Earth & Space
Gone but not forgotten – plant extinction in modern times
New review of plant extinction in modern times shows clearly elevated rates globally. Highest rates are for shrubs and trees and in biodiverse areas with many unique species, such as oceanic islands – areas particularly vulnerable to human activities.
What do you think of when you hear the word 'extinction'? Chances are you think of dinosaurs or dodos. You'd be hard-pressed to find someone who thinks of plants. This contrast reflects that, until recently, we lacked a global overview of ongoing plant extinction.
Extinction occurs when the last living individual of a species or population dies. This process occurs naturally, and it has shaped life on Earth: researchers have estimated that the species alive today represent less than 1% of all species that ever lived. Biologists distinguish two types of extinction events: mass extinction and background extinction. Mass extinctions are 'pulses', high levels of extinction that occur relatively quickly (over tens of thousands to a couple of million years). In contrast, background extinction is the spontaneous replacement of one species with another in cycles of species formation and extinction. These replacement cycles typically last 1-10 million years (or longer). Mass extinctions are striking because they eliminate entire groups of organisms and reshape ecosystems. However, they have not accounted for most species disappearance throughout evolutionary history. Up to 90% of all extinctions have occurred as background extinction.
The last major mass extinction occurred around 65 million years ago and famously led to the extinction of dinosaurs. Recent millennia have again witnessed elevated extinction rates, illustrated by the disappearance of almost all large birds and mammals in Australia, America, and on isolated islands. Plant extinction has also increased during this time, the best-known example being the Rapa Nui palm that once dominated the forests of Easter Island. Scientists are still debating the causes of this increased extinction. The main suspects are altered climates or excessive hunting and harvesting, or possibly both. In any case, each extinction wave has coincided with the arrival of modern humans in each area.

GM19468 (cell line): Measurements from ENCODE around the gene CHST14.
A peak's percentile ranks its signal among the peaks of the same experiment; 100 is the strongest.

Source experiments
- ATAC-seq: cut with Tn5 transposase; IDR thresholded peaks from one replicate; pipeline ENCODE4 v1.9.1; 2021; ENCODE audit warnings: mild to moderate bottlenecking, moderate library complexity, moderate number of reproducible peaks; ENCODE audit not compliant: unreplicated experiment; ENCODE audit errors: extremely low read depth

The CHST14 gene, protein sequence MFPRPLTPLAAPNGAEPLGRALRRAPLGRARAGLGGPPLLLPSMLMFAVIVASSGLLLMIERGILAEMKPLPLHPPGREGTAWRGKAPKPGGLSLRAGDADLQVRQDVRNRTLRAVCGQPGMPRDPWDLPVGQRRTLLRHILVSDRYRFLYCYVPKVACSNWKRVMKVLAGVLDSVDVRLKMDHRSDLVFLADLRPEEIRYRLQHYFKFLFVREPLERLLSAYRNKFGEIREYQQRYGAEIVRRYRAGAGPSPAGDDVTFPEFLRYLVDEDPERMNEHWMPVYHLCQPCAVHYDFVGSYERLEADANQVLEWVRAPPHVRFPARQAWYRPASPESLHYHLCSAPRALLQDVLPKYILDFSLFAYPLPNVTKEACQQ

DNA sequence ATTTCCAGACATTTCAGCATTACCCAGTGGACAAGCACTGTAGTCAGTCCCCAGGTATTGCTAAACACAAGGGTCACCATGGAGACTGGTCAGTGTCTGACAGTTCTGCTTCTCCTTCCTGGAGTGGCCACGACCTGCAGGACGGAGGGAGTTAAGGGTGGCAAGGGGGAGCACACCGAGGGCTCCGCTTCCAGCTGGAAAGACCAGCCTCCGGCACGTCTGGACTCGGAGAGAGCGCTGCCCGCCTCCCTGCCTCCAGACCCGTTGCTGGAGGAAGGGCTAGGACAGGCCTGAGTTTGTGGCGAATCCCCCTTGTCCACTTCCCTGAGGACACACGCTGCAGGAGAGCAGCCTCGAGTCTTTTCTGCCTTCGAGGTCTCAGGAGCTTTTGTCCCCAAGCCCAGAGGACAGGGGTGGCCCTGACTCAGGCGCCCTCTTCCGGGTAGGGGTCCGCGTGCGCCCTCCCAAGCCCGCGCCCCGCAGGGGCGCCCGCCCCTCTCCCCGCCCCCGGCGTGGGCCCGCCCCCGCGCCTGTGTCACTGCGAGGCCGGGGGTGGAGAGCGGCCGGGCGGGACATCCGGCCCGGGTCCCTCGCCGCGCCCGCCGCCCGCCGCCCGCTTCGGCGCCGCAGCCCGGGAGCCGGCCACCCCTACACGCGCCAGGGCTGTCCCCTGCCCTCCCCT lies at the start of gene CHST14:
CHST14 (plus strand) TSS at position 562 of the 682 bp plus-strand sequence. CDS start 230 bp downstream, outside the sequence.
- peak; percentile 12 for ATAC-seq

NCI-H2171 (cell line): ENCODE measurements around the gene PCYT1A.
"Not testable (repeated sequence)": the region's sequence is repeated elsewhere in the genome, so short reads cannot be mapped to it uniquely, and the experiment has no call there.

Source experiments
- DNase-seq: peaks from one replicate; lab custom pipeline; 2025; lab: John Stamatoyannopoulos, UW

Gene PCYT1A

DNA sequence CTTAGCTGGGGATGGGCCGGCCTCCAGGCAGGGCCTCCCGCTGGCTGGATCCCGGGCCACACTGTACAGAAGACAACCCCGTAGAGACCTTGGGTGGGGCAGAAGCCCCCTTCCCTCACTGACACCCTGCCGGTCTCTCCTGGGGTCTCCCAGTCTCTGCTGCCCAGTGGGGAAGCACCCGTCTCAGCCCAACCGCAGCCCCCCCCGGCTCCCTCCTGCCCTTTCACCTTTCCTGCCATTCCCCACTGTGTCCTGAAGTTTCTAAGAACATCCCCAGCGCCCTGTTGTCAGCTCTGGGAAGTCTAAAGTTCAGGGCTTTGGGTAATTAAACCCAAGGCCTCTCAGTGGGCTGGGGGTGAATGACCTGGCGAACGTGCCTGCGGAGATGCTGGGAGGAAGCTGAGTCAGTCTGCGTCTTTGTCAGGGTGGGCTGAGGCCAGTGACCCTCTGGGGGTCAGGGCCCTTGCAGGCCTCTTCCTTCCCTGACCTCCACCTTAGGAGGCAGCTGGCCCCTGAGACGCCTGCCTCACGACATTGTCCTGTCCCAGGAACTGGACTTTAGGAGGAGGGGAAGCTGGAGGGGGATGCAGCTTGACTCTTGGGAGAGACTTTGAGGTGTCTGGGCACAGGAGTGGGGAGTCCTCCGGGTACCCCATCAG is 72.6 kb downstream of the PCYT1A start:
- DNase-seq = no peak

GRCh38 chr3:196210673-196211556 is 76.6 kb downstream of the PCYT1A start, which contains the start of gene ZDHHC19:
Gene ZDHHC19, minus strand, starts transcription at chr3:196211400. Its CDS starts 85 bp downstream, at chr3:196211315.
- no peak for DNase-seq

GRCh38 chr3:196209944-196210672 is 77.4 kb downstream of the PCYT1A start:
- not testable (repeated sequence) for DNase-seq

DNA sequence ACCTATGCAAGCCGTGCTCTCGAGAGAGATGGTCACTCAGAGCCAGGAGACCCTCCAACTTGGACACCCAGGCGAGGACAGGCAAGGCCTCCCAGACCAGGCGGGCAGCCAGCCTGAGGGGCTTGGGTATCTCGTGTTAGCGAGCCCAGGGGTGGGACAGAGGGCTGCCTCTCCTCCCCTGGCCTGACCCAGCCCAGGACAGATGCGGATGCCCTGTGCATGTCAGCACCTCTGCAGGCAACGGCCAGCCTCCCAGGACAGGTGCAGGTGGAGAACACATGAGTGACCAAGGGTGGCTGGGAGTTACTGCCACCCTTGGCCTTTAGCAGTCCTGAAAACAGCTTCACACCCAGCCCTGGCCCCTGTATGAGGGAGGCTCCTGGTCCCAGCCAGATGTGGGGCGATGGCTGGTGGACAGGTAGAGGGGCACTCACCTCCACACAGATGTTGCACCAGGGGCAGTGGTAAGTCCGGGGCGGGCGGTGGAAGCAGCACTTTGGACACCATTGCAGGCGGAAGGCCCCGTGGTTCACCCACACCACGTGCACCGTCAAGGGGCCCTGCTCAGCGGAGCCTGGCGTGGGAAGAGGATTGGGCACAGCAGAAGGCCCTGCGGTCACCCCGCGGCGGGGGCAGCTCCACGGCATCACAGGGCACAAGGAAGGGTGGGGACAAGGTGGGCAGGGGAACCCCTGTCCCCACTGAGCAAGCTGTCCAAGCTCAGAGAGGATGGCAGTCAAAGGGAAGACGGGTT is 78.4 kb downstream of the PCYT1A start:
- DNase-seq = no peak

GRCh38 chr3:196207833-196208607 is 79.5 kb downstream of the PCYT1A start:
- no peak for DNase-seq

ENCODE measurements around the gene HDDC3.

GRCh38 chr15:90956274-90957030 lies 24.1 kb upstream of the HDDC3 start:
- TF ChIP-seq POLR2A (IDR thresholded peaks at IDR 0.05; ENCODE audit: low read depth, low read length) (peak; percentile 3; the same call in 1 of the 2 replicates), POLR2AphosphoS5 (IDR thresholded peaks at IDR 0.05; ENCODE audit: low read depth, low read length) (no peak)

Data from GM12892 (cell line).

Most of what we know about past extinctions is based on information in the fossil record. In recent centuries, naturalists have been collecting specimens of living animals and plants for formal description as species. These specimens, stored in herbaria and museums, provide a new source of information about extinction: species we know were alive when they were collected but are now presumed extinct. Evidence of these 'modern extinctions' is scarce but most complete for birds and mammals. However, designing sustainable conservation programs requires knowledge of ongoing extinction for many different types of organisms, including plants, given their pivotal role in all ecosystems.
Enter Rafaël Govaerts at the Royal Botanic Gardens, Kew. He has been collecting published information on extinct seed plants for three decades. We recently reviewed this information to provide the first global overview of what plants are going extinct, where, and how fast. We tallied almost 600 plant extinctions since Linnaeus pioneered scientific botany in the 18th century. This is a much higher figure than the previous listing of extinct plants and the number of extinct amphibians, birds, and mammals combined. If all extinction during this time had occurred as normal background extinction, we would expect 4, or possibly as many as 20, extinctions to have happened. Instead, we calculated that plants are disappearing 500 times faster than the normal background rate. However, we think these figures are low. This is partly because our knowledge of plant diversity is incomplete (meaning some extinctions go undetected), partly because some known extinctions remain unpublished, and partly because many plants are already doomed to extinction by being 'functionally extinct' - alive but not producing new generations (flowering and setting seed).
We didn't study why current extinction rates are higher than normal. However, we found the highest rates for shrubs, trees, on islands, and in areas with a tropical or Mediterranean climate - areas home to many unique species vulnerable to human activities. Therefore, current extinction is most likely driven by the same factors that threaten the survival of many living plants: loss of natural habitat due to deforestation and land-use change.
If you only remember one aspect of our research, let it be that plant extinctions are happening. They are happening all over the world, and they are happening fast. That may be easy to ignore if you are reading this in the middle of an urban area, seemingly disconnected from nature. But remember, plants provide the oxygen we breathe and the food we eat, as well as making up the backbone of the world's ecosystems. Plant extinction is bad news for all life, including us. Our study will improve predictions of future extinctions of plants, as well as other organisms, and aid the development of conservation strategies to prevent them.
Original Article:Humphreys A, Govaerts R, Ficinski S, Nic Lughadha E, Vorontsova M. Global dataset shows geography and life form predict modern plant extinction and rediscovery. Nat Ecol Evol. 2019;3(7):1043-1047.
Massimo Caine , Founder and Director
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